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Conflict is Contagious

Mediators, coaches, negotiators, and ombuds- your verbal and nonverbal actions are contagious. As “guides” in assisting people involved in conflicts and disputes, you can help or hinder them on their journey.

Sometimes your actions and words spoken are purposely done, yet other times unknowingly you “leak” out anxiety, stress, and discomfort.

A recent study demonstrates how your stress can be contagious.

From one of my favorite sites PsyBlog:
Seeing another person under stress — even when you’re not involved in the situation — is enough to activate the stress hormone cortisol in your body as well, according to a new study.
In the study, conducted by German psychologists, people who were emotionally closest to each other, demonstrated the highest empathic stress response (Engert et al., 2014).
So what does this mean for conflict resolution professionals?

I first recommend being aware of your verbal and nonverbal actions by preparing properly. Preparing can help you not give out stress signals that can then be “caught” by the parties you are trying to assist.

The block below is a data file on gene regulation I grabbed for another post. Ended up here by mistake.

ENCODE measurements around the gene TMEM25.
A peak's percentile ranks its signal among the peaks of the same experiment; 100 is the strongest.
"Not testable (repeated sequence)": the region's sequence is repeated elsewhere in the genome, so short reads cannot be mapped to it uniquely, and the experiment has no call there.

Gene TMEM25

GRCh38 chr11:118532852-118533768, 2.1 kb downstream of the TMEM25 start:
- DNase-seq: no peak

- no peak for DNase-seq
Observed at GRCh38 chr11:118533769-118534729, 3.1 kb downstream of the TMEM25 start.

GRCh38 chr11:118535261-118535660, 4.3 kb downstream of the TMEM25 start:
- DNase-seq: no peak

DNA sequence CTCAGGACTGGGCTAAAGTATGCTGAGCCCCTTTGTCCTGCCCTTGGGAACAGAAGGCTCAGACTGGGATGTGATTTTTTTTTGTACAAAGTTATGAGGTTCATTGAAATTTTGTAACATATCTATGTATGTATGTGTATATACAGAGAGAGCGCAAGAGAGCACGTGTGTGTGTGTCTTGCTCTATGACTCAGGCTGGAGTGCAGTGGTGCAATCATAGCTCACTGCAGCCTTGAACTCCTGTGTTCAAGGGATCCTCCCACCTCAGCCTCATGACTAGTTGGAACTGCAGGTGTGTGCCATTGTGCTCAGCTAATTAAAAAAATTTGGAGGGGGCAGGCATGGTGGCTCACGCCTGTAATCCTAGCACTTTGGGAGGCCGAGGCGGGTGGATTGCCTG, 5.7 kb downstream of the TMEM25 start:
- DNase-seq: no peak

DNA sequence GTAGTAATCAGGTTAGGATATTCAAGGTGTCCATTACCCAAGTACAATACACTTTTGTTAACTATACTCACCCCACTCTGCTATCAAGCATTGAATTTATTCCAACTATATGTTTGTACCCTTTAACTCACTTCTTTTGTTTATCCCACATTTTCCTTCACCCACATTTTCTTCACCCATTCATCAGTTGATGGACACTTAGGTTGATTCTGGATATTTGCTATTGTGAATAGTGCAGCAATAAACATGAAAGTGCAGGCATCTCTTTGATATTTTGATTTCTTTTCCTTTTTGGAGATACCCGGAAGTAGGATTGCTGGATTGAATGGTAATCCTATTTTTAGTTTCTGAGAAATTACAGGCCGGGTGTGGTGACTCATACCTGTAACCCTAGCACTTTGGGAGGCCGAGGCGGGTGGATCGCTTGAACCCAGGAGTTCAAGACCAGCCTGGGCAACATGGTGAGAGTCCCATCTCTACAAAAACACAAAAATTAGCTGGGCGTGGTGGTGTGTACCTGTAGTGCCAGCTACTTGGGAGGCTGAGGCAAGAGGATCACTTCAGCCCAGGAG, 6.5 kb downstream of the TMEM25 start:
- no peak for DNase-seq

Building rapport, demonstrating patience, and displaying control of the process (while maintaining self-determination) allows you to promote positive signals that also can be contagious. [Here’s some quick tips on how to build rapport and how it can be diminished- all based on research]

Another important element is slowing the process and not rushing towards a resolution- regardless of how “perfect” you think it is. It is no wonder crisis and hostage negotiators constantly practice this.

Research shows that both positive and negative signals are contagious. Are professionals, you have the choice in guiding the parties down different paths. Being aware of your signals is the first step in helping decide which path with be selected.

                        author

Jeff Thompson

Jeff Thompson, Ph.D., is a professor at Lipscomb University, researcher, mediator, and trainer. He is also involved in crisis and hostage negotiation as well as a law enforcement detective. His research includes law enforcement crisis and hostage negotiation in terrorist incidents. He received his doctorate from Griffith University Law School… MORE >

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